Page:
http://www.pets.ca/articles/article-dog_nilf.htm

Unfortunately, the site does not allow me to make clickable links, so to view the supporting websites, you will need to copy and paste the link into a new browser window or tab.

Along with this training you also want to teach her not to be aggressive toward other dogs. It will be helpful if you can find someone with a dog that she reacts to who will help you once you have your dog listening to commands consistently. If you feel your dog already listens to commands well, you can start this step now. What you will do is have your dog on the leash. You will have your helper off in the distance. Your helper will gradually move their dog a bit closer to you preferably walking past your position in the distance. As long as your dog ignores them, you can give your dog praise and a treat (remember it should be the extra special treat). The second you see her fixate on the other dog or show any other sign of aggression (hair standing up, etc.) give your dog a correction by giving a short tug and a firm low toned "NO". It shouldn't take your dog long to realize you will not tolerate the aggression and that if she ignores the other dog, she gets treats. Once this happens you can repeat the training moving the other dog closer until she is no longer trying to lunge at other dogs. You will need to practice this when you and your dog are walking as well.

Once she is not reacting when on the leash, you can try the same exercise off lead. Along with this training and taking this girl on, comes the responsibility of protecting her. It sounds like right now she still feels she has to protect herself. You need to help her realize that it is your job. The obedience training, and NILF programs helps dogs see you as the boss, but it is the boss's job to protect the pack. So it is up to you to be sure dogs that she reacts to do not approach her even if you think they are friendly. This will help her see that you will protect her.

Now there are a few things that I recommend an owner carry just in case they are needed. One is a hooked umbrella and the other is a dog repellent or pepper spray. If a dog should rush your dog, the repellent can be used to stop an aggressive dog. The umbrella can be opened and used as a barrier between two dogs. Teh hooked end of an umbrella can also be used to pull one dog off of another, so these are items you should carry on any walks.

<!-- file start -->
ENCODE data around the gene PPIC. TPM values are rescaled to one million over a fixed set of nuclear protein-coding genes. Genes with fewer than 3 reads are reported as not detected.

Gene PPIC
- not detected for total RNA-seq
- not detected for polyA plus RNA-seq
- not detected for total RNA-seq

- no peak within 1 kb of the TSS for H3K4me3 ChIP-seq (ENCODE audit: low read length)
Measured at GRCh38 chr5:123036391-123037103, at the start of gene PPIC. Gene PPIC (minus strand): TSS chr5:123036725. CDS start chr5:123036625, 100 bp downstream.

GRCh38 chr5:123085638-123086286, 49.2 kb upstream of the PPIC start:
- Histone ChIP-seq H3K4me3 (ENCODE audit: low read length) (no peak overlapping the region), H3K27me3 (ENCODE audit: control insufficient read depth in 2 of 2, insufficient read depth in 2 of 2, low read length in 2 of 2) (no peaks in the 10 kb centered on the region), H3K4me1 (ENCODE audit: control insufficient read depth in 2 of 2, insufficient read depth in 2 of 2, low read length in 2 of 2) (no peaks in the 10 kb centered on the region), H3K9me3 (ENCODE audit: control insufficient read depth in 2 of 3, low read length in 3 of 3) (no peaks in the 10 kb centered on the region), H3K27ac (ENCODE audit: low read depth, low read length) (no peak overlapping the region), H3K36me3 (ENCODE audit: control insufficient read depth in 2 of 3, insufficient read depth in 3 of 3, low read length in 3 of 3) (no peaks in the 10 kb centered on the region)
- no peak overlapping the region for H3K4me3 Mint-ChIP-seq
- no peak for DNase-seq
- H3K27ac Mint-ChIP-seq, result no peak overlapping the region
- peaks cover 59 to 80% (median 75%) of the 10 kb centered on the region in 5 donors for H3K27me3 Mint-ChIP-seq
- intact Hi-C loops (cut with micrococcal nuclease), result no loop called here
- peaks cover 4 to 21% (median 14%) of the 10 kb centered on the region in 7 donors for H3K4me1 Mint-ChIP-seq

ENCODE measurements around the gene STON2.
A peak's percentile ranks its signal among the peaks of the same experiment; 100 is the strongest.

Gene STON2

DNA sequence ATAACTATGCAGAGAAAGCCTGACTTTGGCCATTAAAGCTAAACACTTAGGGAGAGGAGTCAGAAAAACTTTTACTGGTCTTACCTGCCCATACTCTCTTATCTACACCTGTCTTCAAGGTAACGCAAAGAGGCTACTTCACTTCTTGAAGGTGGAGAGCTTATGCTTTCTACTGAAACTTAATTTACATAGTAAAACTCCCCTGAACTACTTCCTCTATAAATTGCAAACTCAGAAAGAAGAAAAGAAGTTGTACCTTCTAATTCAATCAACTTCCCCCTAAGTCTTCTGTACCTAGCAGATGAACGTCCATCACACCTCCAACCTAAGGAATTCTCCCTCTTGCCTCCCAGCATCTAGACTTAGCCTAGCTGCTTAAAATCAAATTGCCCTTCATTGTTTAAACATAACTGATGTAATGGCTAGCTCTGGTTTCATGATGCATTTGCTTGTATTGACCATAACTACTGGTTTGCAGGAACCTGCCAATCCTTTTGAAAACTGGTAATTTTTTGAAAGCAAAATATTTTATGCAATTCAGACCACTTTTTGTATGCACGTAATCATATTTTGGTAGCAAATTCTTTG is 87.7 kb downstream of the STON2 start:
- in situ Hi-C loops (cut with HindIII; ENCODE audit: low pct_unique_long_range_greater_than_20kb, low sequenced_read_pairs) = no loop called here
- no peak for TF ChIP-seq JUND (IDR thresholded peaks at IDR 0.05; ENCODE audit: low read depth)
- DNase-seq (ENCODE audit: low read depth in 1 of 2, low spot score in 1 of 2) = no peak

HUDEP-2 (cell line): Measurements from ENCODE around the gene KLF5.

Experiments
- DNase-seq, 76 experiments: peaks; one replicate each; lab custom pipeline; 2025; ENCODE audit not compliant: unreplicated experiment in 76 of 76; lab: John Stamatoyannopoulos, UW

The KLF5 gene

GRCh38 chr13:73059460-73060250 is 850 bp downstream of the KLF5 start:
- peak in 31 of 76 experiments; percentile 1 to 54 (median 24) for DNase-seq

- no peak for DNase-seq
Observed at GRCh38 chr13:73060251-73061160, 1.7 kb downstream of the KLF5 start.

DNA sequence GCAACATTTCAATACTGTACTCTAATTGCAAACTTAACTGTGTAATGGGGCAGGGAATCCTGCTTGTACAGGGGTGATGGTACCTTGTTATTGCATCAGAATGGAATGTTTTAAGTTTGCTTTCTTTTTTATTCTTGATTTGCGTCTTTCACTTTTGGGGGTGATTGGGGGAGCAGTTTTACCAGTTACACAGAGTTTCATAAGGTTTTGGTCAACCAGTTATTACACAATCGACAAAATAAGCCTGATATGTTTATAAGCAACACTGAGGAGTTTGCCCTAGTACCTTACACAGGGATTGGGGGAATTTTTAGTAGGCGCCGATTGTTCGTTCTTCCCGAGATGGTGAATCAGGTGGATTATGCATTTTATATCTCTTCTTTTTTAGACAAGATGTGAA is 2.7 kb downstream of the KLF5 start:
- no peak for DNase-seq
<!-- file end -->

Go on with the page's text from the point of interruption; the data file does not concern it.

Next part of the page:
Many trainers are now using a method called bat for aggression issues. You might find it helpful.
http://functionalrewards.com/BAT-basics.pdf
http://www.petexpertise.com/behavior-adjustment-training-dog.html

I hope this information is helpful to you and you are satisfied with my response. If you would like any additional information or have more questions please don’t hesitate to press the reply to expert or continue conversation button so I can address any issues you still have .
.
Customer: replied 2 years ago.

Hi Jane, Thank you for all this advice which I will put into practice. I realise it will take time and patience. Just wanted to ask you, should I practice with just the one dog? Or should it be a collective exercise?

Expert:  Jane Lefler replied 2 years ago.
Lynn,

All dogs benefit from obedience but start with him and then train each separately, then start putting the two well behaved dogs together and retrain, then add the next until all are together. This is because they will frequently backslide once together with another dog, so you need to train separately and then group training until the whole group listens at the same time.
Jane Lefler, Animal Behaviorist
Category: Dog Training
Satisfied Customers: 19106
Experience: Dog breeder/Trainer and Behaviorist 18+ years